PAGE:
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Plaid Cymru call for devolution of justice to Wales – ‘we can’t be treated as an appendage to England’

29 Nov 2022 3 minute read
Liz Saville Roberts. Photo Plaid Cymru

Plaid Cymru Westminster Leader, Liz Saville Roberts MP, will call for the devolution of justice to Wales In a parliamentary debate in Westminster Hall later today.

The Senedd is currently the only legislature in the UK which does not have powers over policing and justice.

London and Greater Manchester hold greater powers over justice than Wales, despite the Senedd holding full control over policy areas that are regarded as crucial to the delivery of justice, such as housing, health and education.

When it comes to justice, Wales, Ms Saville Roberts says, “continues to be treated as an appendage to England despite overwhelming evidence of the harm that causes”.

The debate on the potential merits of the devolution of justice to Wales follows the publication of a book by academics of Cardiff University which concluded that the full devolution of criminal justice to Wales is a “necessary step” towards a better system.

In their book, The Welsh Criminal Justice System, Dr Robert Jones and Professor Richard Wyn Jones draw upon interview evidence, existing academic work, and official data to provide the first academic account of the Welsh criminal justice system.

The results they say, show a system that performs very poorly and in which effective policy-making is rendered difficult due to a “highly unorthodox set of constitutional arrangements.”


It has been three years since the Commission on Justice in Wales. published its report in October 2019 setting a long-term vision for the future of justice in Wales.

The Commission produced 78 different recommendations on how Wales can have a justice system fit for the 21st century, the central one being the devolution of justice and policing and the creation of a separate Welsh legal jurisdiction.

Ahead of the debate, Liz Saville Roberts said: “Scotland, Northern Ireland, London, Manchester. All enjoy either full control, or a degree of devolved control of the delivery of justice.

“Wales, on the hand, continues to be treated as an appendage to England despite overwhelming evidence of the harm that causes.

“This isn’t just about the principle of devolution – it is about the delivery of services. As Dr Robert Jones and Professor Richard Wyn Jones have demonstrated with compelling evidence, the justice system as it stands is failing the people of Wales.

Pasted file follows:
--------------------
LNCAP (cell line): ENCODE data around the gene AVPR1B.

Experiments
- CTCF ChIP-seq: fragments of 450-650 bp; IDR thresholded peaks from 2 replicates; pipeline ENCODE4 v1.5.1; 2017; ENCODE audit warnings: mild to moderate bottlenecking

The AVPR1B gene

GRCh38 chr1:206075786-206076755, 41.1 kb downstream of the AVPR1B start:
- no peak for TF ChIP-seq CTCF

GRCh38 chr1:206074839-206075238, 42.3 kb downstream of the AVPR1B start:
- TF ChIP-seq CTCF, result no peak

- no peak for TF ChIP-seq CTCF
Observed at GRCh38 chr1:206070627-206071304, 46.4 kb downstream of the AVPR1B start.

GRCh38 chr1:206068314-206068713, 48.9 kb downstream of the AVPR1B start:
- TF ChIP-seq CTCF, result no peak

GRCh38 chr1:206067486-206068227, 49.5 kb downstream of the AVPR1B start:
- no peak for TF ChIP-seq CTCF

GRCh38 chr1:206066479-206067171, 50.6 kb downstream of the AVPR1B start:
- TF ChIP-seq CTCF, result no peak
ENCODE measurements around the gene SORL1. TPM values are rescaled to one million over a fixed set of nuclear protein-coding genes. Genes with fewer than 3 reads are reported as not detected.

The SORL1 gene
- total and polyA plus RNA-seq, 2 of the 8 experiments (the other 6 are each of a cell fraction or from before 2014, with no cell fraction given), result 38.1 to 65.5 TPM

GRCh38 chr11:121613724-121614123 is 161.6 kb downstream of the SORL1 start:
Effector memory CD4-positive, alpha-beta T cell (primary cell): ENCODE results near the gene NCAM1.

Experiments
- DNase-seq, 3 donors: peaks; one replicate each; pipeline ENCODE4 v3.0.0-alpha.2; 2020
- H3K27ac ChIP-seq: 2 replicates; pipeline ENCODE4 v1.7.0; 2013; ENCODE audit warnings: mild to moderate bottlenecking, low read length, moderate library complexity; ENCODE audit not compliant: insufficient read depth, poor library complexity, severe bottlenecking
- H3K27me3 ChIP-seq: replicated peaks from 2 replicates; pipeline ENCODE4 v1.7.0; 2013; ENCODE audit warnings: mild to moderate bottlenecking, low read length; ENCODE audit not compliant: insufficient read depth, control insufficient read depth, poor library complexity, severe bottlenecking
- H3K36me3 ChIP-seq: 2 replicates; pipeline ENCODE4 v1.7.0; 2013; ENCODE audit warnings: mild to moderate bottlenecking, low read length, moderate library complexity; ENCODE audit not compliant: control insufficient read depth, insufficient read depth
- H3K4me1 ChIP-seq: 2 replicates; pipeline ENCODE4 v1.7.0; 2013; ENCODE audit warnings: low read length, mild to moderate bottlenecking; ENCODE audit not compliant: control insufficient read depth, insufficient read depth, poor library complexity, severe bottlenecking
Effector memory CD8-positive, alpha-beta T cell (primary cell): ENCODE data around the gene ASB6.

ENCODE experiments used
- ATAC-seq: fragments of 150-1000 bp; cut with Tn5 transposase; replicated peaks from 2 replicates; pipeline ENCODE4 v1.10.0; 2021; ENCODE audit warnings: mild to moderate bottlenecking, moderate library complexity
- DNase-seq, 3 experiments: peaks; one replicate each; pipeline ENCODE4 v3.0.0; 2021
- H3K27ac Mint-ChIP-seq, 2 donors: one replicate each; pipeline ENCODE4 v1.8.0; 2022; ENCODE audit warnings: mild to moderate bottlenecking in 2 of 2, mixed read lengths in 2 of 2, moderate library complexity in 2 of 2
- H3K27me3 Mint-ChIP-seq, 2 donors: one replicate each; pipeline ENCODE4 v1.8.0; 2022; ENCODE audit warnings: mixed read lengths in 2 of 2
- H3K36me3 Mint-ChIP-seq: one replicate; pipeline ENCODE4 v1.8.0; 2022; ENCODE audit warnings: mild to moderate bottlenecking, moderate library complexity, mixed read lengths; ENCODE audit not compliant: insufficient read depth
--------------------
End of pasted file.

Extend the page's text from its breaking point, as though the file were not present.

“Wales has the highest rate of imprisonment in western Europe, which fuels a cycle of poverty as well as health and mental health problems. We have higher rates of violent crimes and conviction rates than England.

“Black people are six times more likely to be imprisoned than white people. Nearly half of Welsh children who are imprisoned are detained in England, far from their homes and family support and Court closures have restricted access to justice, particularly in rural areas of Wales.

“Key services such as housing, health and education, are crucial for the delivery of a functional justice system. Devolving justice would allow us to integrate policy with health, education, housing and social policy to create a system that genuinely serves the people of Wales.

“Today, I will be urging the Westminster government to drop their ideological opposition to the devolution of powers to Wales – and consider whether the present situation is truly working for the people of Wales.”

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Cathy Jones
Cathy Jones
1 year ago

Yes, absolutely yes… However, I worry that if you say the word “justice” in the House of (un)Common Scum and Thuggery it will just confuse them. They probably think that “Justice” is either an exotic salad dressing or just something that happens to other people, like taxes and the soul-destroying knowledge that nothing you can do will change your life or your children’s lives for the better because a bunch of rich scumbags are ruining everything to preserve a system that became out-dated long before WWI. Sorry, I slept poorly and I’m not my usual bundle of sunlight, joy, and… Read more »

Gwyn Hopkins
1 year ago

What’s required is a consistent devolution settlement for Scotland, Wales and Northern Ireland – standardized to what exists for Scotland (that includes police and the justice system). It makes no sense to have 3 different devolution settlements for the 3 countries.  The Westminster-based Civil Service cannot come to terms with one devolution settlement, let alone three.

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